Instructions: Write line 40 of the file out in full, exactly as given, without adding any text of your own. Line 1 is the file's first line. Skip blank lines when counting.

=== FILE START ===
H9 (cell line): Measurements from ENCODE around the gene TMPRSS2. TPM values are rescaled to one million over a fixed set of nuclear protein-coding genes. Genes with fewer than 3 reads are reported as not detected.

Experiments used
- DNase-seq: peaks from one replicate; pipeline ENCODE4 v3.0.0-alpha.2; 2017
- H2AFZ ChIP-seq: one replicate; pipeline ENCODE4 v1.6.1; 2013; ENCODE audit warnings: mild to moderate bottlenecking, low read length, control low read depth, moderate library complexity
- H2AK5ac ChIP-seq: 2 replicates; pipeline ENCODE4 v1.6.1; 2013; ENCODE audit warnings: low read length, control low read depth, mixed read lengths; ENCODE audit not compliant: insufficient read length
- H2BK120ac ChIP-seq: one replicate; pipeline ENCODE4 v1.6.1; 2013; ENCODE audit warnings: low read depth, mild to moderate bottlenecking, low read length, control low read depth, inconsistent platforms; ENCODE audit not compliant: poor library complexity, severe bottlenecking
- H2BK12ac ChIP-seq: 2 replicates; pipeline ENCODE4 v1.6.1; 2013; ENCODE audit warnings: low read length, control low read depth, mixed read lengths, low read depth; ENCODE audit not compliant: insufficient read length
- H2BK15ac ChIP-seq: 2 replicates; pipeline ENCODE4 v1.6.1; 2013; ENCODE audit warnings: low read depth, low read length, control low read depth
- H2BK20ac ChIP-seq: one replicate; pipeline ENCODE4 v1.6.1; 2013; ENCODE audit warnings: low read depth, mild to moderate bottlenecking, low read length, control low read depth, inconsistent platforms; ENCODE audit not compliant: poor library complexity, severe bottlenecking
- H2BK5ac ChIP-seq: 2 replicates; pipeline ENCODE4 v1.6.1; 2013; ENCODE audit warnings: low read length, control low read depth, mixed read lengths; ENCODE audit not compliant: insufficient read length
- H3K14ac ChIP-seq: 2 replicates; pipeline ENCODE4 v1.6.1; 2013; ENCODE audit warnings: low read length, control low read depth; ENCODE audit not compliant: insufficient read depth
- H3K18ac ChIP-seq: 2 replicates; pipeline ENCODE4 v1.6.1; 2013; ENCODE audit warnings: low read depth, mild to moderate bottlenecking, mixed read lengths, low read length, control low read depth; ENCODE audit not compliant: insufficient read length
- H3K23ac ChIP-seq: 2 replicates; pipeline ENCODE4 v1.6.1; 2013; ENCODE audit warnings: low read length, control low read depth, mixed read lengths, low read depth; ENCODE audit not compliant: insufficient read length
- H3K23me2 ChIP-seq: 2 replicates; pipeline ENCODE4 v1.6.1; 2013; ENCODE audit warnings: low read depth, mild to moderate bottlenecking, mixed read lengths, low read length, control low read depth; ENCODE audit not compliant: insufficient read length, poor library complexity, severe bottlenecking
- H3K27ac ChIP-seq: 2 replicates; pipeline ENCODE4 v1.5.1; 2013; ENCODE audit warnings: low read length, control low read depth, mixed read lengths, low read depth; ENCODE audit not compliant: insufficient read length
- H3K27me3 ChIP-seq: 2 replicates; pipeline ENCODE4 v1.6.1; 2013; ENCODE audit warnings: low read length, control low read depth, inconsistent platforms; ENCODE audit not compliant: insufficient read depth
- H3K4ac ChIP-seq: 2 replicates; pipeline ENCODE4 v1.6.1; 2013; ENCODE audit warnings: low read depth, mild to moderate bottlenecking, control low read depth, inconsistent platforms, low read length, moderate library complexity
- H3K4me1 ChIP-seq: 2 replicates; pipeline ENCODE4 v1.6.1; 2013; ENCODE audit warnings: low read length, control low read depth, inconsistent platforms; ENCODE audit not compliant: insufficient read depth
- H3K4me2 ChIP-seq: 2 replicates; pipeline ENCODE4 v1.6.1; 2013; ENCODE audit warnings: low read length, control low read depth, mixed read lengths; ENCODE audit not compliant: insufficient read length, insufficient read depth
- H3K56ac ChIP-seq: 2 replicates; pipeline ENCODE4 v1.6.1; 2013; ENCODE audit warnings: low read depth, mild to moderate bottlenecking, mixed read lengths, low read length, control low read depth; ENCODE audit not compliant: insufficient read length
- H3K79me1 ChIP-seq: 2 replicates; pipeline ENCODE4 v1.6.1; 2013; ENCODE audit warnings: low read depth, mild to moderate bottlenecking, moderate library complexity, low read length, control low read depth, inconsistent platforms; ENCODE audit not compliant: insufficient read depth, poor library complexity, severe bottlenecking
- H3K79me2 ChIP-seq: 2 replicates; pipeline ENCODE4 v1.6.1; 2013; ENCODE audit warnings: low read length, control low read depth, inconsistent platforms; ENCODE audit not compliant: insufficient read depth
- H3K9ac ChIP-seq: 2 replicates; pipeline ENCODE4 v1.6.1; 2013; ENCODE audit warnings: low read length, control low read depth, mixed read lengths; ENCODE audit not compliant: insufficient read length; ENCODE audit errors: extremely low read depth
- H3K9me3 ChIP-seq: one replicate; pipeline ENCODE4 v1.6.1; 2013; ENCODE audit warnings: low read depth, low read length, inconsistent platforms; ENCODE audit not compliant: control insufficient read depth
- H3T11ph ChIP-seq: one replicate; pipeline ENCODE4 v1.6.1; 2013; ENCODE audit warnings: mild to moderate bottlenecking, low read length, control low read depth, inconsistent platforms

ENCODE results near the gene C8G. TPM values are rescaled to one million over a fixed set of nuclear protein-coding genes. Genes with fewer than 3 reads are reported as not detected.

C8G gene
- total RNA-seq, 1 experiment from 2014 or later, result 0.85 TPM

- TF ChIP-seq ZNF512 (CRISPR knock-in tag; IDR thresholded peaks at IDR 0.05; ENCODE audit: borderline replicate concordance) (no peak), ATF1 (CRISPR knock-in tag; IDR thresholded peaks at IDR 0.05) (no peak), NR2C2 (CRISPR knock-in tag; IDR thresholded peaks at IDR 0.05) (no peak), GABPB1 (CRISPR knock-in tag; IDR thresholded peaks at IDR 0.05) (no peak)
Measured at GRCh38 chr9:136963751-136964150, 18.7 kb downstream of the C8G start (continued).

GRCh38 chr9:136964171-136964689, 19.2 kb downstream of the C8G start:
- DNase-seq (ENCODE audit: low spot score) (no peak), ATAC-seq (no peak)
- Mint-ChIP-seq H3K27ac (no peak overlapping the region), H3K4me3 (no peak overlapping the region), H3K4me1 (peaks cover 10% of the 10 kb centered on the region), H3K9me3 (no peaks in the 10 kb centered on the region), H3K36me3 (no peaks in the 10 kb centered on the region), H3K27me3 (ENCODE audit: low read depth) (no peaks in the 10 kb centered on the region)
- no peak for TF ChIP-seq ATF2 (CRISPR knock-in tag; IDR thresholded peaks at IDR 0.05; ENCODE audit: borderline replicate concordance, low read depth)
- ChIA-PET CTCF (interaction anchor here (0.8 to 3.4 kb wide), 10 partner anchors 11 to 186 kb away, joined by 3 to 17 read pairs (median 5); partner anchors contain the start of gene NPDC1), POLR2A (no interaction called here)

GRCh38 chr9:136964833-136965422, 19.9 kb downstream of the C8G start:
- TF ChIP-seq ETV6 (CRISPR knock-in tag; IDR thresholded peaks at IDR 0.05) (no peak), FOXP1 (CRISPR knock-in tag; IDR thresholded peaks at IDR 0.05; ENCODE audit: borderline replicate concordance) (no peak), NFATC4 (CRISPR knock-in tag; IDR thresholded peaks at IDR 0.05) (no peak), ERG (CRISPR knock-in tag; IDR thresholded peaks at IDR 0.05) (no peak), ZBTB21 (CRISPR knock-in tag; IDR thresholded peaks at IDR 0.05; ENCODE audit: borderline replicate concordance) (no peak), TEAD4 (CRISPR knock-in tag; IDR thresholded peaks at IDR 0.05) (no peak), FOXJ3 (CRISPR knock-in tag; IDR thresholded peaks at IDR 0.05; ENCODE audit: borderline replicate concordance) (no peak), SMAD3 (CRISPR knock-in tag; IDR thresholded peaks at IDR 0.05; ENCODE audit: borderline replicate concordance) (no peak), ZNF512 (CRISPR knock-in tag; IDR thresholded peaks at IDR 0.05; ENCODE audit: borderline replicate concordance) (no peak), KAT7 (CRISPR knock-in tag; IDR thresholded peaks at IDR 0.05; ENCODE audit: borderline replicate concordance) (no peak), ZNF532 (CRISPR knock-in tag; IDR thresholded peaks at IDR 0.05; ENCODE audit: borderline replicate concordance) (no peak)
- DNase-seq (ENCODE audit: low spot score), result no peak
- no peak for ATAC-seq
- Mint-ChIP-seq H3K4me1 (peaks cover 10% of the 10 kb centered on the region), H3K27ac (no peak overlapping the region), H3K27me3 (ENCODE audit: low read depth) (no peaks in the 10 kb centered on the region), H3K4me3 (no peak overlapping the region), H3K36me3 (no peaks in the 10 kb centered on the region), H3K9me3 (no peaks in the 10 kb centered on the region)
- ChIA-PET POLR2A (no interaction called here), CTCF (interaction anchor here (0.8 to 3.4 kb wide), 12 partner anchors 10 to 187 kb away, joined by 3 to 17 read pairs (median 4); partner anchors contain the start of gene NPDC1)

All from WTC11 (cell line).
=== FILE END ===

- Mint-ChIP-seq H3K4me1 (peaks cover 10% of the 10 kb centered on the region), H3K27ac (no peak overlapping the region), H3K27me3 (ENCODE audit: low read depth) (no peaks in the 10 kb centered on the region), H3K4me3 (no peak overlapping the region), H3K36me3 (no peaks in the 10 kb centered on the region), H3K9me3 (no peaks in the 10 kb centered on the region)